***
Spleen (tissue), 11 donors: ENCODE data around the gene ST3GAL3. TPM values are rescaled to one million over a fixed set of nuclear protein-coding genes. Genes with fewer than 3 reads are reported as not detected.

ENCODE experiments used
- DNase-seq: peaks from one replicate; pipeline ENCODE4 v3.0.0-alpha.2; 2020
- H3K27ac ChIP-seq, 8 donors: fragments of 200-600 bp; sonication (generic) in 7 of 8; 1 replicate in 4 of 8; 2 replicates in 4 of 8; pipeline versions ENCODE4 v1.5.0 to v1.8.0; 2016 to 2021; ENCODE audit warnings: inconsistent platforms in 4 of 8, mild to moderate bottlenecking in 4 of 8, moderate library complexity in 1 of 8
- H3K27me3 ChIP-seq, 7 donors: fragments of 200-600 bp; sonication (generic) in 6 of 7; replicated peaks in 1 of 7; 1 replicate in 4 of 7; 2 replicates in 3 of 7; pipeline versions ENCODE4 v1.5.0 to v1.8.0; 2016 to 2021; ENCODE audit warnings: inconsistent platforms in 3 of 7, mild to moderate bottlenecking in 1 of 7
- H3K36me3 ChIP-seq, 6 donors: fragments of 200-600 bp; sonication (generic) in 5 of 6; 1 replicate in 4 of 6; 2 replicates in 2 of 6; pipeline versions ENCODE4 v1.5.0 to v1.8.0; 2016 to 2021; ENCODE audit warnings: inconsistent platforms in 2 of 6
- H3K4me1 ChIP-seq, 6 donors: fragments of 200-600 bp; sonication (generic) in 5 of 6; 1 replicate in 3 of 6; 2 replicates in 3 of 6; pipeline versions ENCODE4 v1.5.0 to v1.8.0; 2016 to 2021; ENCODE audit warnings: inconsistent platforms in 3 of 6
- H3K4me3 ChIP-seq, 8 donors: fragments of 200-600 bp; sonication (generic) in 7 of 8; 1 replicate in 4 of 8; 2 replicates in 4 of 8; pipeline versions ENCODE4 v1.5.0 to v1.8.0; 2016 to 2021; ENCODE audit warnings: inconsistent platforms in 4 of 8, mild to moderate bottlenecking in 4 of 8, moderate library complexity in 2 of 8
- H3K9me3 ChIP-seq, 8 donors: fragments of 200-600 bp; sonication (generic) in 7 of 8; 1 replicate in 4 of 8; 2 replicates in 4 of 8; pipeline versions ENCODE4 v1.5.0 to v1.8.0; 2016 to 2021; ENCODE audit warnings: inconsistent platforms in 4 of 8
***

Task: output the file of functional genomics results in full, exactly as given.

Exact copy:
Spleen (tissue), 11 donors: ENCODE data around the gene ST3GAL3. TPM values are rescaled to one million over a fixed set of nuclear protein-coding genes. Genes with fewer than 3 reads are reported as not detected.

ENCODE experiments used
- DNase-seq: peaks from one replicate; pipeline ENCODE4 v3.0.0-alpha.2; 2020
- H3K27ac ChIP-seq, 8 donors: fragments of 200-600 bp; sonication (generic) in 7 of 8; 1 replicate in 4 of 8; 2 replicates in 4 of 8; pipeline versions ENCODE4 v1.5.0 to v1.8.0; 2016 to 2021; ENCODE audit warnings: inconsistent platforms in 4 of 8, mild to moderate bottlenecking in 4 of 8, moderate library complexity in 1 of 8
- H3K27me3 ChIP-seq, 7 donors: fragments of 200-600 bp; sonication (generic) in 6 of 7; replicated peaks in 1 of 7; 1 replicate in 4 of 7; 2 replicates in 3 of 7; pipeline versions ENCODE4 v1.5.0 to v1.8.0; 2016 to 2021; ENCODE audit warnings: inconsistent platforms in 3 of 7, mild to moderate bottlenecking in 1 of 7
- H3K36me3 ChIP-seq, 6 donors: fragments of 200-600 bp; sonication (generic) in 5 of 6; 1 replicate in 4 of 6; 2 replicates in 2 of 6; pipeline versions ENCODE4 v1.5.0 to v1.8.0; 2016 to 2021; ENCODE audit warnings: inconsistent platforms in 2 of 6
- H3K4me1 ChIP-seq, 6 donors: fragments of 200-600 bp; sonication (generic) in 5 of 6; 1 replicate in 3 of 6; 2 replicates in 3 of 6; pipeline versions ENCODE4 v1.5.0 to v1.8.0; 2016 to 2021; ENCODE audit warnings: inconsistent platforms in 3 of 6
- H3K4me3 ChIP-seq, 8 donors: fragments of 200-600 bp; sonication (generic) in 7 of 8; 1 replicate in 4 of 8; 2 replicates in 4 of 8; pipeline versions ENCODE4 v1.5.0 to v1.8.0; 2016 to 2021; ENCODE audit warnings: inconsistent platforms in 4 of 8, mild to moderate bottlenecking in 4 of 8, moderate library complexity in 2 of 8
- H3K9me3 ChIP-seq, 8 donors: fragments of 200-600 bp; sonication (generic) in 7 of 8; 1 replicate in 4 of 8; 2 replicates in 4 of 8; pipeline versions ENCODE4 v1.5.0 to v1.8.0; 2016 to 2021; ENCODE audit warnings: inconsistent platforms in 4 of 8